I hate TikTok. From its viral dances to its eerily accurate algorithm, the app is everything that I despise about social media rolled into one highly-addictive platform. Yet, when Donald Trump proposed banning the app, I felt myself disagree with this potentially slippery move that dangerously blurs the lines between politics and business.
As US-China relations have suffered from competitions over 5G, AI, and the loss of Hong Kong’s special status rights, TikTok has emerged as a new battleground for allegations of espionage. For those who are not familiar, TikTok is a Beijing-based social network in which users produce short videos of lip-syncing, dancing, and comedy. With over one billion active users, the app is especially popular with teenagers.
TikTok has emerged as a new battleground for allegations of espionage.
While TikTok may seem innocent at first glance, there are increasing suspicions that the Chinese government is using the app to spy on its Western users. TikTok is able to aggregate information such as a user’s location, image, and other data. As tensions over the app have mounted, TikTok has tried to Americanize itself by hiring more American staff and naming a former Disney executive as its CEO. Despite these efforts, several branches of the US military, the Department of Homeland Security, companies such as Wells Fargo, and India have banned the app over privacy and security concerns.
These concerns are legitimate. The world has become increasingly connected through social media. While many users share their personal information online, tech companies have failed to be transparent as to how they use this data. At a time when US-China relations are at a low, it seems rational to take extra precautions when it comes to the spread of personal data.
Unfortunately, the Trump administration’s approach to this situation is questionable at best. On August 7, Trump issued an executive order that would ban TikTok and WeChat if they failed to be sold by their Chinese-based companies within 45 days. Microsoft recently pushed forward to buy TikTok. When Microsoft introduced a deal to buy the app, Trump declared that the US government should be given a “substantial amount of money” (due to the fact that he believes his administration is the one making the deal happen, and that the deal would present as a “landlord-tenant” relationship.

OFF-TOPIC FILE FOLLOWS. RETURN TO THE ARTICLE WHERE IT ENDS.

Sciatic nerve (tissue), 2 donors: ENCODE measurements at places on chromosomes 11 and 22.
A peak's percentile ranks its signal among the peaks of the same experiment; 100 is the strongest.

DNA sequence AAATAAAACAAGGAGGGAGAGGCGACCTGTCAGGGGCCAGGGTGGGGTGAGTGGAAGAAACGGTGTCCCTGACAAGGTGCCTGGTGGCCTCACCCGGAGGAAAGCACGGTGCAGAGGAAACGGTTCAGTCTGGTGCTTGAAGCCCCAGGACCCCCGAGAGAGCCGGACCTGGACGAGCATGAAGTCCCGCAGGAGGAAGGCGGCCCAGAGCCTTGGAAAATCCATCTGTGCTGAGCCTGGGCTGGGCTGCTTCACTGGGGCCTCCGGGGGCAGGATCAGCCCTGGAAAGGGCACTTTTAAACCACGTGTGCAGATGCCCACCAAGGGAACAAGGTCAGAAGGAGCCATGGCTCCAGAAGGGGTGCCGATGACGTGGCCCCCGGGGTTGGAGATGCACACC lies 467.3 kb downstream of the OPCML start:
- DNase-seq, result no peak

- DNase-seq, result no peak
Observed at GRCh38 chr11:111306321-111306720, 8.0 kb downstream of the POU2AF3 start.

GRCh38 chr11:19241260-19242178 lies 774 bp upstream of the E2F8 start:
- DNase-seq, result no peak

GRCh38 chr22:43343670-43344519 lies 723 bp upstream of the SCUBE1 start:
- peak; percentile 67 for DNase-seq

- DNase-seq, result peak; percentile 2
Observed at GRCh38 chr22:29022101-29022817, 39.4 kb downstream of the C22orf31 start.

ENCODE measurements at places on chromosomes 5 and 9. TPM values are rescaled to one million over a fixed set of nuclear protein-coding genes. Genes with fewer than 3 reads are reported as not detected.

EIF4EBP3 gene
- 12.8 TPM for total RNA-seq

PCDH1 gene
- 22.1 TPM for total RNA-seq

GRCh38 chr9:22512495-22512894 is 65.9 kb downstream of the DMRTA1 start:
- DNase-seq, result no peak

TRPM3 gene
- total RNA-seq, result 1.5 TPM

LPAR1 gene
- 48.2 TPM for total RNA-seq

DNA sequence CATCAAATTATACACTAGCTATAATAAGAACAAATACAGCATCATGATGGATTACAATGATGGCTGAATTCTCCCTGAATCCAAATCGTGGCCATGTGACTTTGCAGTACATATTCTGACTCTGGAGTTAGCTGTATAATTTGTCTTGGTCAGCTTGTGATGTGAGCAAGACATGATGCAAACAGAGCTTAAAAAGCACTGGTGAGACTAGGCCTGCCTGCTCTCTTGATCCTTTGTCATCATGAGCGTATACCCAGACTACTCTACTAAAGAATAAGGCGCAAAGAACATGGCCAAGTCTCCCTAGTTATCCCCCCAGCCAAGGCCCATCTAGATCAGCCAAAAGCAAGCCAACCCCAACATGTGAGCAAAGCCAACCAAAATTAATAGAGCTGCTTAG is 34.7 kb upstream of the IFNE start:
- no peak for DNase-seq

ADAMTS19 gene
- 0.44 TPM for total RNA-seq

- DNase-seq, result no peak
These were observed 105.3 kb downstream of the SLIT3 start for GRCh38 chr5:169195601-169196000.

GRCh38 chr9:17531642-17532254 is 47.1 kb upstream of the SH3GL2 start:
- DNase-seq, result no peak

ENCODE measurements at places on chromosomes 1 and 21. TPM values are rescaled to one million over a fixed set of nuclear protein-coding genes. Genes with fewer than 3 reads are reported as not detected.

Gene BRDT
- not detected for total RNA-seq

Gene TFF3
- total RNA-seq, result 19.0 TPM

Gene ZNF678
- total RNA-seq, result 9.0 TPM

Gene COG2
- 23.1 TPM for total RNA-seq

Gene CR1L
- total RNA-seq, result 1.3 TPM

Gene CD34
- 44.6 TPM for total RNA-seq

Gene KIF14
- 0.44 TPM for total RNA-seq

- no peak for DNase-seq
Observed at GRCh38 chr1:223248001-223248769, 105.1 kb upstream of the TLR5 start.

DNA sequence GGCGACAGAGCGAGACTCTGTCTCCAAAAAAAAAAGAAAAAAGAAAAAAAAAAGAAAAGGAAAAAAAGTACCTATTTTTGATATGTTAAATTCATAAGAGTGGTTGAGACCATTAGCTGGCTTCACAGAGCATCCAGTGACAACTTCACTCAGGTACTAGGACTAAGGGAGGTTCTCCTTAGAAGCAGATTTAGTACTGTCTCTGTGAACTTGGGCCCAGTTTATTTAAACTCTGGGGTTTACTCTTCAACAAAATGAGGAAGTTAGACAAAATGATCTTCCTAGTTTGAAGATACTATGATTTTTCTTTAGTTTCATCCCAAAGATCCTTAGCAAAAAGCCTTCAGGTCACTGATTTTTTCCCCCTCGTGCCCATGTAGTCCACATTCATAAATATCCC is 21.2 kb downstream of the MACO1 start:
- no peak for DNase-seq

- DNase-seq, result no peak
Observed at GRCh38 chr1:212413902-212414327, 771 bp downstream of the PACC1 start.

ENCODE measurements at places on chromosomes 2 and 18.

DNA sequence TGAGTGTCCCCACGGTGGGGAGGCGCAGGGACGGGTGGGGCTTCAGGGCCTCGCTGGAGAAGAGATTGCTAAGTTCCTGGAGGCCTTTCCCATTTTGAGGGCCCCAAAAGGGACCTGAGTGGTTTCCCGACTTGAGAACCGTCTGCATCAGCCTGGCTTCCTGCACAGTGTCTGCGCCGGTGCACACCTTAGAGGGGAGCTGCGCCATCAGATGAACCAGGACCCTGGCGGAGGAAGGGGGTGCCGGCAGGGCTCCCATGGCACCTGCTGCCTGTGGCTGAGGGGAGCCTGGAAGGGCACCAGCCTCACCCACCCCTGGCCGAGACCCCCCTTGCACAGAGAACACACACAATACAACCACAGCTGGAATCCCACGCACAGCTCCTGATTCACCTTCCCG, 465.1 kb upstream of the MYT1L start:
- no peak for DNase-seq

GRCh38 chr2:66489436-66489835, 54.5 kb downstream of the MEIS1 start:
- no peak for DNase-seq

His belief that he can crush foreign enemies by buying out their businesses is a skewed way to approach international relations. Not only does this tactic fail to get to the root of issues, it also allows his fear-mongering nationalist rhetoric to flourish.
Trump’s remark is not surprising. The U.S. President often struggles to separate politics from business; he seems to believe that successful governing is based solely on how strong the stock market is (even when the United States has by far the highest COVID-19 cases and deaths, much of it due to Trump’s inadequateness). If Trump’s “reimbursement” is approved, it sets a dangerous precedent that will hurt foreign businesses, and in turn, international relations. His belief that he can crush foreign enemies by buying out their businesses is a skewed way to approach international relations. Not only does this tactic fail to get to the root of issues, it also allows his fear-mongering nationalist rhetoric to flourish.